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Americans Seek Greater Access to Market : U.S., South Korea to Discuss Trade Gap

December 07, 1987|Associated Press

SEOUL, South Korea — South Korean and U.S. officials will meet in Washington this month to discuss the growing trade imbalance between the two nations, according to a Korean report.

Yonhap, the South Korean news agency, said the talks will consider U.S. demands for greater access to domestic markets.

The report, which cited unidentified government sources, said the talks would be held around Dec. 20. South Korea's Trade and Industry Ministry declined to comment on the report.

South Korea had a $7.3-billion trade surplus with the United States last year.

Officials said the South Korean delegation would outline moves to open its markets to imports, including a proposed cut in tariffs to about 8% from 20%, the news agency reported. The South Koreans also want to adjust the value of the won to reflect the decline of the dollar, the report said.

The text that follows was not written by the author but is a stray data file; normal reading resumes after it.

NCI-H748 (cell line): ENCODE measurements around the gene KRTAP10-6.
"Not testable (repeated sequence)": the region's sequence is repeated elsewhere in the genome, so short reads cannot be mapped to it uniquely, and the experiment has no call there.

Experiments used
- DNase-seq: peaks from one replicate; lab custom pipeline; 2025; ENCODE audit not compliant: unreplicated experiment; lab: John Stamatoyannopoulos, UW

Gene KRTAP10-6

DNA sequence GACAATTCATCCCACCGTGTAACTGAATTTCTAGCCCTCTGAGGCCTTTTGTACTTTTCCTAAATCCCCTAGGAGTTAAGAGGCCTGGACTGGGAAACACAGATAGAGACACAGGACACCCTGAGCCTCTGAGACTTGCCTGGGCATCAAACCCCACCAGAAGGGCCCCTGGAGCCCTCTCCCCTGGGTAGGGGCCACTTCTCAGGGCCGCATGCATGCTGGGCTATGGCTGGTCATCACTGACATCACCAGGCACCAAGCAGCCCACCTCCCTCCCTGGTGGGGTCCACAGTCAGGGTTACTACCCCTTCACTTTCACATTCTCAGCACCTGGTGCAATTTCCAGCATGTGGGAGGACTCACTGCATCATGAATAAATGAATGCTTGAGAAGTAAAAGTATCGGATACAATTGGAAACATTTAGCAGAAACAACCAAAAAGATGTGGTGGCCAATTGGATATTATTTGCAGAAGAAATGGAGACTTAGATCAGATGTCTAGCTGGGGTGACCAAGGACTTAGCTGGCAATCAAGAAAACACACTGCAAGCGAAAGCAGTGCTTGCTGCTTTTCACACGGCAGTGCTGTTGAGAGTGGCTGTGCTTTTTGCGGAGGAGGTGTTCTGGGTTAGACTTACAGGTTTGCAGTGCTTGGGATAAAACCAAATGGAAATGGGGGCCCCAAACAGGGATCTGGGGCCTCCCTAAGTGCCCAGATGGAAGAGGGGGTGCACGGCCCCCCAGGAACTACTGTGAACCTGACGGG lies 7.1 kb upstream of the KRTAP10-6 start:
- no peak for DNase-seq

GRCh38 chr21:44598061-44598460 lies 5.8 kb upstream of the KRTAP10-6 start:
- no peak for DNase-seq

U.S. representatives are expected to seek a lowering of the tariff rate to 5% and readjustment of the dollar against the won by 15% to 20% annually, the report said.

The Americans are expected to seek wider access to South Korean for some 300 products, including cigarettes, beef, wine, chocolate, chemicals, lumber, auto parts, machine tools, computers and cosmetics.

The U.S. delegation is also expected to press for the opening of Korean service markets to foreign companies, including the insurance and banking firms, Yonhap said.

Separately, the Trade and Industry Ministry reported that South Korea's exports passed the $40-billion mark for the first time.

The ministry said exports for the year reached $40.11 billion on Nov. 21, up 14.6% from the figure for all of 1986.

Imports also increased 1.4% over the same period, reaching $35.38 billion by Nov. 21, the ministry said.

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